The age of the samurai has long since ended, but does its spirit live on? You might well feel that, despite everything, the flame of the samurai still burns in Japan today after watching the swordsmanship skills on display in the clip above. Or perhaps we should call it swordswomanship: the modern-day warrior executing those perfect cuts is the daughter of grandmaster Fumon Tanaka, and her bearing and self-possession bring to mind the onna bugeisha of old Japan. And as we see, gender matters not at all in the stark reality of blade on bone — or in this case, blade on a similarly dense stalk of bamboo.
Tanaka, showing an imperfectly cut piece of bamboo, explains that its curved edge means “your left and right hands are not balanced. If a samurai decapitates a man with this bad technique, it would cause great pain. It has to be one precise cut. That is the way of the samurai.”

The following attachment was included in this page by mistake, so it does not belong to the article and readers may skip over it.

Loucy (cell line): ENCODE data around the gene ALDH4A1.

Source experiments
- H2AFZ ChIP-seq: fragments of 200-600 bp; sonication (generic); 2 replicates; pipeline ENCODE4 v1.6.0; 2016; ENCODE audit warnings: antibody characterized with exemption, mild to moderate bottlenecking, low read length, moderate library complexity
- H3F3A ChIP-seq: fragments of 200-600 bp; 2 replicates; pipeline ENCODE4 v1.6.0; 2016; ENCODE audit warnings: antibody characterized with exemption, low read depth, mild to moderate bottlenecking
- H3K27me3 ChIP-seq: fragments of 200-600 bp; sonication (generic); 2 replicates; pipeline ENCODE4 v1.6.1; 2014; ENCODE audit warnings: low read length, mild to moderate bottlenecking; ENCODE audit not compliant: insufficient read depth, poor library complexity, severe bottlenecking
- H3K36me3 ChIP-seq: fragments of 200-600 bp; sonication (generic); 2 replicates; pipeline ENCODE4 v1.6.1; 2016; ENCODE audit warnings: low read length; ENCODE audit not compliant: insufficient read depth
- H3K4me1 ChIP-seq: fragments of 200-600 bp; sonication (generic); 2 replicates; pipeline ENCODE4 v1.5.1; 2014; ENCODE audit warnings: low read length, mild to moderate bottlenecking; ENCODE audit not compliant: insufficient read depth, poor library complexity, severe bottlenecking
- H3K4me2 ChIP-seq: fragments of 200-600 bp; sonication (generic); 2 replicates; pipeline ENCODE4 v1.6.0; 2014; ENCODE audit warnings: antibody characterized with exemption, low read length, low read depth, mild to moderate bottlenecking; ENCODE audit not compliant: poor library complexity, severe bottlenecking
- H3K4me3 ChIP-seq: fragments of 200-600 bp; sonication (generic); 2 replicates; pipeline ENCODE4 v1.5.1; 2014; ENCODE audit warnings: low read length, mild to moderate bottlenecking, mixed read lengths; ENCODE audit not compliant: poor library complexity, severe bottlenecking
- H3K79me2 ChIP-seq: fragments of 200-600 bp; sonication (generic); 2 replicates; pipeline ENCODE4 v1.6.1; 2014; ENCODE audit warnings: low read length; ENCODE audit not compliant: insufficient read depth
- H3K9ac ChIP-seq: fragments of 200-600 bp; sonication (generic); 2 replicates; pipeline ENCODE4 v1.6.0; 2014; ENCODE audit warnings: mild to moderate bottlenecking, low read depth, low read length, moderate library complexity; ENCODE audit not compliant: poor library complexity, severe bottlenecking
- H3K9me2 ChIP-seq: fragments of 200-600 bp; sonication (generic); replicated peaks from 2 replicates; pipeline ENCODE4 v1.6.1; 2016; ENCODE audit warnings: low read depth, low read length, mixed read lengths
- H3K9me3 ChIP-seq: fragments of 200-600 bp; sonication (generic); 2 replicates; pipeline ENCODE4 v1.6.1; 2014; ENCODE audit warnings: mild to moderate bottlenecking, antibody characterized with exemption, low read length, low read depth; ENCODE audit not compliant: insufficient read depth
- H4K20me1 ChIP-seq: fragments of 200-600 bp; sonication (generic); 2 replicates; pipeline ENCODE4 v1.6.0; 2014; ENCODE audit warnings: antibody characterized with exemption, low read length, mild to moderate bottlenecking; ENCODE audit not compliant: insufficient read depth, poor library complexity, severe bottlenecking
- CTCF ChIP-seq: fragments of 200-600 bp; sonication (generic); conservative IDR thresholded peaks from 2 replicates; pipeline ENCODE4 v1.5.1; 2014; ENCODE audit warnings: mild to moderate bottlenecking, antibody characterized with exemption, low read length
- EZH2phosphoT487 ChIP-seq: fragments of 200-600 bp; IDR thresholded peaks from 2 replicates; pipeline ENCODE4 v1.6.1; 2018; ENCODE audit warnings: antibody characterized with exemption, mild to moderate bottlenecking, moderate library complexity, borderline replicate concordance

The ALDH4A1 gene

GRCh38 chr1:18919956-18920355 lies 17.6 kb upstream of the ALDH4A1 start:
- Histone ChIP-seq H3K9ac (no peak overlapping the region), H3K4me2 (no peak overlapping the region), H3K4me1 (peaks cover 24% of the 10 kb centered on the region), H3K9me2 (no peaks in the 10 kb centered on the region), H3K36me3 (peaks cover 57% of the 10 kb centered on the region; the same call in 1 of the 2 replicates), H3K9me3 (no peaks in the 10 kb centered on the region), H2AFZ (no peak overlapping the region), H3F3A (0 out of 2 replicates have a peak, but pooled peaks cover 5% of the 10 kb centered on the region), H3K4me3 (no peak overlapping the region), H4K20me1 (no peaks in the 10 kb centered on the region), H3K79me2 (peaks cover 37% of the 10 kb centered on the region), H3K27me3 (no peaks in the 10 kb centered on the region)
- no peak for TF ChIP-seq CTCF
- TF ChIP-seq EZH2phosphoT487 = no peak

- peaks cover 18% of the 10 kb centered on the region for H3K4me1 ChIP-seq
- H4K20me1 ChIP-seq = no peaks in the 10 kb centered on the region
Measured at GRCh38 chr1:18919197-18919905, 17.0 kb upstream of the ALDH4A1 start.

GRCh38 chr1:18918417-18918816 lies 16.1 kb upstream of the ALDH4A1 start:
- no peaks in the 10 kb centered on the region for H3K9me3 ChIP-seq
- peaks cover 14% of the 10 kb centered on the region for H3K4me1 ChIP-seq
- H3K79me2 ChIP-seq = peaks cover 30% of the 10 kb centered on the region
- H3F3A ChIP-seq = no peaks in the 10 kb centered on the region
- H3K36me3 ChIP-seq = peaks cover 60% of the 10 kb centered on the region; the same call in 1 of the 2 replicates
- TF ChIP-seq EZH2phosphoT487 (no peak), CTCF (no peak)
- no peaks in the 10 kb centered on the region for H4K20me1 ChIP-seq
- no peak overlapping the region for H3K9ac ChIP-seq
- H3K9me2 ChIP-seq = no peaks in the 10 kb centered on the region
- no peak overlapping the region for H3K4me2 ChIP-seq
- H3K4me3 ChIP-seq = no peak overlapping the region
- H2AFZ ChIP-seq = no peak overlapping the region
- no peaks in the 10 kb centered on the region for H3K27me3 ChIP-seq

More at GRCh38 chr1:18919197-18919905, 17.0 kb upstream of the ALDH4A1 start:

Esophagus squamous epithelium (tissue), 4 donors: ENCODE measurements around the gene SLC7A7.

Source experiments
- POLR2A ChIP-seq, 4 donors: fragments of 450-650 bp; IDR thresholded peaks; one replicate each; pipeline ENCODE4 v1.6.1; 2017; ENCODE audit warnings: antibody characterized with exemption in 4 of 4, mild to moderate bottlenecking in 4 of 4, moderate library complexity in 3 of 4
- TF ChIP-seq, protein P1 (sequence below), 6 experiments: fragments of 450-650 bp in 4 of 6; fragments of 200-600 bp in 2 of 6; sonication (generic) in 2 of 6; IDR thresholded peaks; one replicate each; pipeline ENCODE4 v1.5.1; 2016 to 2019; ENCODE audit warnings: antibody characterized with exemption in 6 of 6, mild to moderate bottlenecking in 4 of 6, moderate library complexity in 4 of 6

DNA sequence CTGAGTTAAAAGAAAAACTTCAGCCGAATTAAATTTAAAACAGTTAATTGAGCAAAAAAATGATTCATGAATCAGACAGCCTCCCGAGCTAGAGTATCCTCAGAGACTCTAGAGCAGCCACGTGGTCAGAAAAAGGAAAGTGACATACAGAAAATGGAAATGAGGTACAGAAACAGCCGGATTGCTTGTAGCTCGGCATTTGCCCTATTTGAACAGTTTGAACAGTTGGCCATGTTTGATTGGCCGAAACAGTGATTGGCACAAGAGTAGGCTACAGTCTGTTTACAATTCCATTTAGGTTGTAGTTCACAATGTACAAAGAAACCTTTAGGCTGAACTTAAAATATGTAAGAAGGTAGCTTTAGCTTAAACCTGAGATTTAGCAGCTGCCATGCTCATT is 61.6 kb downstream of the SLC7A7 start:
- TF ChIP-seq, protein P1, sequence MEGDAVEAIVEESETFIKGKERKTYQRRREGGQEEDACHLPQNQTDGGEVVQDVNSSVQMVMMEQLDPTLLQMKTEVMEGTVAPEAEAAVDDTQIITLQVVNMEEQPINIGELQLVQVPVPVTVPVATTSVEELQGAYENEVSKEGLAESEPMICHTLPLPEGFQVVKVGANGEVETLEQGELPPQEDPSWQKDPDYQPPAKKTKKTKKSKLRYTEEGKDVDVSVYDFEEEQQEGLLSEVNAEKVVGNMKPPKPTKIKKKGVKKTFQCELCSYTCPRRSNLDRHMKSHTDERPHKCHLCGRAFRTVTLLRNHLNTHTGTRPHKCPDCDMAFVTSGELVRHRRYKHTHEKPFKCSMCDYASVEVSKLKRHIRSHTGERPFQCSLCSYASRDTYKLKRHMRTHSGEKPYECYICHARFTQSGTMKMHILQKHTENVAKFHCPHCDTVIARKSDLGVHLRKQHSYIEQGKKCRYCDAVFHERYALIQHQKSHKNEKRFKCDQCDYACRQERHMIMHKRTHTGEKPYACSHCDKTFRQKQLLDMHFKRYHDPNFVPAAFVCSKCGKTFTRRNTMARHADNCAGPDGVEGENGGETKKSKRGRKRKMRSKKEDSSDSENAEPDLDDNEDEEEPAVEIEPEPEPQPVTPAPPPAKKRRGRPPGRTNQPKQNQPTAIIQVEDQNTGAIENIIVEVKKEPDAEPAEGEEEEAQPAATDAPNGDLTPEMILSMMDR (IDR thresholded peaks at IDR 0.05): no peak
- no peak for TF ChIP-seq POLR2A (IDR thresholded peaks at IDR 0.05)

His daughter then demonstrates just how handily she can attend to any of your decapitation needs, halving the bamboo with what her father deems “a perfect straight cut.” Though it only takes a single stroke, that single stroke comes as the culmination of years and years of work toward mastery — and work that, in this modern onna bugeisha’s case, no doubt began early indeed.